Challenging the Low Wage Economy: Living and Other Wages
The existence of a low wage sector is nothing new, nor are
efforts to resist the conditions experienced by people whose incomes
typically fall below the poverty line. In recent decades, under the rubric of
neoliberalism structural and political factors in many western states have
combined to expand the low wage sector. In policy terms this is
represented by intensified efforts to flexibilize the labour market and to
impose conditionality for the receipt of social benefits. Various social and
political forces have pushed for policies to address issues of low wages and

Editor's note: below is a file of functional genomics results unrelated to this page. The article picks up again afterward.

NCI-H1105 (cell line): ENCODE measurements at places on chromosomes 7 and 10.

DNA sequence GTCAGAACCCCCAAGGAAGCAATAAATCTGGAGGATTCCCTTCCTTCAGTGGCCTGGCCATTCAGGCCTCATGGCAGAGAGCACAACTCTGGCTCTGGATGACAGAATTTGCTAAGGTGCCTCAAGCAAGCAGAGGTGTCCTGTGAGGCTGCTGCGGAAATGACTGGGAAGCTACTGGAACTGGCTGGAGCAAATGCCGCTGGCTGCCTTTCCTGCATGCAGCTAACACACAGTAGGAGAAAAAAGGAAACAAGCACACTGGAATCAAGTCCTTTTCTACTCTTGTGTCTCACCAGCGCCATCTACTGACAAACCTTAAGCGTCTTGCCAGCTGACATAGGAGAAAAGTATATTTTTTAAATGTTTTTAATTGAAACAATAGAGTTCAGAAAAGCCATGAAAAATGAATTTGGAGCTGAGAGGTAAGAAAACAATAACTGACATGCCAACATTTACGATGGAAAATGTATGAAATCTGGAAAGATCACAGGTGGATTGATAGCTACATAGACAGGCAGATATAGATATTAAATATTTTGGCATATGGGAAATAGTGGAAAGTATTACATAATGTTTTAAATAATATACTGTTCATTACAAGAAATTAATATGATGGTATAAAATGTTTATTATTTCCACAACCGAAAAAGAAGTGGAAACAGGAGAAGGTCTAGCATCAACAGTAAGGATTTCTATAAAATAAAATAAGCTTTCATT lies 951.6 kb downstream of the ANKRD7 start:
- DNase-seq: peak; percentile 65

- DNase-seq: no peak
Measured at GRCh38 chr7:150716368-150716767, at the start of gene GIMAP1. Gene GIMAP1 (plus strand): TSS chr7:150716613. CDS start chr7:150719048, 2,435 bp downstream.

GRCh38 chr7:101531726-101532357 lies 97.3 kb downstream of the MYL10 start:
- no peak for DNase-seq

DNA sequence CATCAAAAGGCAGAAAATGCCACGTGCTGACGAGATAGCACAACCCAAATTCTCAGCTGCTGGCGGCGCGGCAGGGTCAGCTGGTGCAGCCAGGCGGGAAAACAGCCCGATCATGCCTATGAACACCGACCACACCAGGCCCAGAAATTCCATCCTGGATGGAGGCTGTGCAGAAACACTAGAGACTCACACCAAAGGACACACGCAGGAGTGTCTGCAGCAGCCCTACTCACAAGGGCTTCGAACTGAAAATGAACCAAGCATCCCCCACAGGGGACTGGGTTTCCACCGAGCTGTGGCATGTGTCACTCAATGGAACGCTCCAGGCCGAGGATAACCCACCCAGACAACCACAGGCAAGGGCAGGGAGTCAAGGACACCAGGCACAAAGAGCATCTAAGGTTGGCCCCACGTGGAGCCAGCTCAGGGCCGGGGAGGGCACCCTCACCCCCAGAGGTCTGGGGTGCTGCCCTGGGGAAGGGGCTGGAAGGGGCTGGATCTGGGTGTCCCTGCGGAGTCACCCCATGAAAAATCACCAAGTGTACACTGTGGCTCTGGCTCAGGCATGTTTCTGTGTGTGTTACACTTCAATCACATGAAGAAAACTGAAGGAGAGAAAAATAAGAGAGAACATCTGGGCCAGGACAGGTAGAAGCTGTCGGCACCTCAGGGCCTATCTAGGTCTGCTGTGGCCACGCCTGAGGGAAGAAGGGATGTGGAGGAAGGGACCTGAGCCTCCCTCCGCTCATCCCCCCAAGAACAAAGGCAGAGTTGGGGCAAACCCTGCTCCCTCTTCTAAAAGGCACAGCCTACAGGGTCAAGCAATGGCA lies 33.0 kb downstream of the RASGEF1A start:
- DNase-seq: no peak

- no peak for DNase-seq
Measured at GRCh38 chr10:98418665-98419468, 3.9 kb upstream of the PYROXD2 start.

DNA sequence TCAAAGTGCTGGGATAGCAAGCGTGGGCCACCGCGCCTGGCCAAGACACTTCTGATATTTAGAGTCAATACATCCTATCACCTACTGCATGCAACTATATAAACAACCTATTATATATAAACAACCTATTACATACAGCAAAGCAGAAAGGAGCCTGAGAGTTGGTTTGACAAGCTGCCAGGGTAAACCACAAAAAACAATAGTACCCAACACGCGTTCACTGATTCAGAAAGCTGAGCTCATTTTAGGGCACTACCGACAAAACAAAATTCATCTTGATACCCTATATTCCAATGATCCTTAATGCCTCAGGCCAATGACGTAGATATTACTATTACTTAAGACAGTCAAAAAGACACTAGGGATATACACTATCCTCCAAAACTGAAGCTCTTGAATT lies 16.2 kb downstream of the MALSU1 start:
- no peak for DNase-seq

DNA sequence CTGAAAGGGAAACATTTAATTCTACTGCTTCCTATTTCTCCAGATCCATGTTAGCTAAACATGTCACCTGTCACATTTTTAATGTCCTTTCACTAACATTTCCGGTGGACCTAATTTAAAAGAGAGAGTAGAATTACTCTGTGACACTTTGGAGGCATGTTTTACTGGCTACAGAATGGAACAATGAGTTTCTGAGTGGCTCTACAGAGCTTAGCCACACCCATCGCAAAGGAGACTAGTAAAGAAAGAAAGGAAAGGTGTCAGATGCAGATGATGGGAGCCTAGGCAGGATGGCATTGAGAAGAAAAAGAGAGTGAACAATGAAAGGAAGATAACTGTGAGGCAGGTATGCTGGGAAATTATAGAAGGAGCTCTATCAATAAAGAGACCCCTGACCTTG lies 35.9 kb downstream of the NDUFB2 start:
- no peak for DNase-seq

poverty. The paper recognizes the intersection of social and labour market
policies but focuses on the latter. It opens with an historical overview of
efforts to address low wages that touches on sectoral councils in the U.K,
and the Awards system in Australia. It then moves on to analyze
contemporary minimum wage policy and campaigns for a living wage. We
then turn to the discourses/argumentation associated with these
initiatives, and those employed by opposition to them. Our goal is to
understand and evaluate the arguments advanced but move beyond
discourse to identify the conditions in which particular means of
addressing low wages can succeed.
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